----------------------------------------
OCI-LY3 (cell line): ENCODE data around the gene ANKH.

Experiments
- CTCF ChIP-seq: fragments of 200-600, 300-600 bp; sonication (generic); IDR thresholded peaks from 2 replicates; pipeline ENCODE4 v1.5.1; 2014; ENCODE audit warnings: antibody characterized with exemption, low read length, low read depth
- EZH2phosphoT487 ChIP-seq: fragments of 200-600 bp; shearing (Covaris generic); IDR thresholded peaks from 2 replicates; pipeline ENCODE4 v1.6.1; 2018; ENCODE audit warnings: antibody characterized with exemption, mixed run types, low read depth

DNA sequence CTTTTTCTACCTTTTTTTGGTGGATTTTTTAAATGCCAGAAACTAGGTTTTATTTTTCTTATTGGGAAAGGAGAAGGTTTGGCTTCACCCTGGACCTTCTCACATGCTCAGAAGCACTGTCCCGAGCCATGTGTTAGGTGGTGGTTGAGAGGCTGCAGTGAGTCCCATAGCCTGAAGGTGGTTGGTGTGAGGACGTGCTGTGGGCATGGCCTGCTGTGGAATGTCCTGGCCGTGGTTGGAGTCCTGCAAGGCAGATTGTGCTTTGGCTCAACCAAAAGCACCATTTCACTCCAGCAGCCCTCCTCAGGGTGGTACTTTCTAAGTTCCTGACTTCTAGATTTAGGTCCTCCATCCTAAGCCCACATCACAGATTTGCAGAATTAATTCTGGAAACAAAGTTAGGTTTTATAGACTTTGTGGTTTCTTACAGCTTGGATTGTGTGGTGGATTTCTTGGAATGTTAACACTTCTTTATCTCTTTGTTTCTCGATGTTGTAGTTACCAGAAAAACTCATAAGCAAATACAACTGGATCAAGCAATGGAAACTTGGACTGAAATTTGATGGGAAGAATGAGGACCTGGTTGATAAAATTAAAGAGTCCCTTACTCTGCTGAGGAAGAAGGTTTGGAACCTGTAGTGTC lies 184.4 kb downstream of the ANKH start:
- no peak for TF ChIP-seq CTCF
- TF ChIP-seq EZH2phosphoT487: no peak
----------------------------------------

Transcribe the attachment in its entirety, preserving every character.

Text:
OCI-LY3 (cell line): ENCODE data around the gene ANKH.

Experiments
- CTCF ChIP-seq: fragments of 200-600, 300-600 bp; sonication (generic); IDR thresholded peaks from 2 replicates; pipeline ENCODE4 v1.5.1; 2014; ENCODE audit warnings: antibody characterized with exemption, low read length, low read depth
- EZH2phosphoT487 ChIP-seq: fragments of 200-600 bp; shearing (Covaris generic); IDR thresholded peaks from 2 replicates; pipeline ENCODE4 v1.6.1; 2018; ENCODE audit warnings: antibody characterized with exemption, mixed run types, low read depth

DNA sequence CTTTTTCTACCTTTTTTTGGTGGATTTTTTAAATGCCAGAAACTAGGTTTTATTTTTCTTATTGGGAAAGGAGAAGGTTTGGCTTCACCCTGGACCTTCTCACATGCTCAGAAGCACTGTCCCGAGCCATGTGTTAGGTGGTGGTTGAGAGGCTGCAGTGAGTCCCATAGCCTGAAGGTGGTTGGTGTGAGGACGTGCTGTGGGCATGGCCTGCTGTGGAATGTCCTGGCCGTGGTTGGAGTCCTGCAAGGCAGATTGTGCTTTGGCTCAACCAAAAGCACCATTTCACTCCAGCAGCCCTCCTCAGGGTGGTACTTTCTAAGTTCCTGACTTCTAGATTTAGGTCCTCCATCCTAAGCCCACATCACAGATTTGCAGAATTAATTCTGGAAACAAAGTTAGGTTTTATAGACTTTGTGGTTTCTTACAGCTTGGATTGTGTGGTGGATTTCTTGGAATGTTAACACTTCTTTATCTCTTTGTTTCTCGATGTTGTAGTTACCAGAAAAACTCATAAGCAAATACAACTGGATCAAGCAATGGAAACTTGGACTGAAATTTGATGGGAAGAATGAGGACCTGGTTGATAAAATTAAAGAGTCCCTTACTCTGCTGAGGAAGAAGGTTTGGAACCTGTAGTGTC lies 184.4 kb downstream of the ANKH start:
- no peak for TF ChIP-seq CTCF
- TF ChIP-seq EZH2phosphoT487: no peak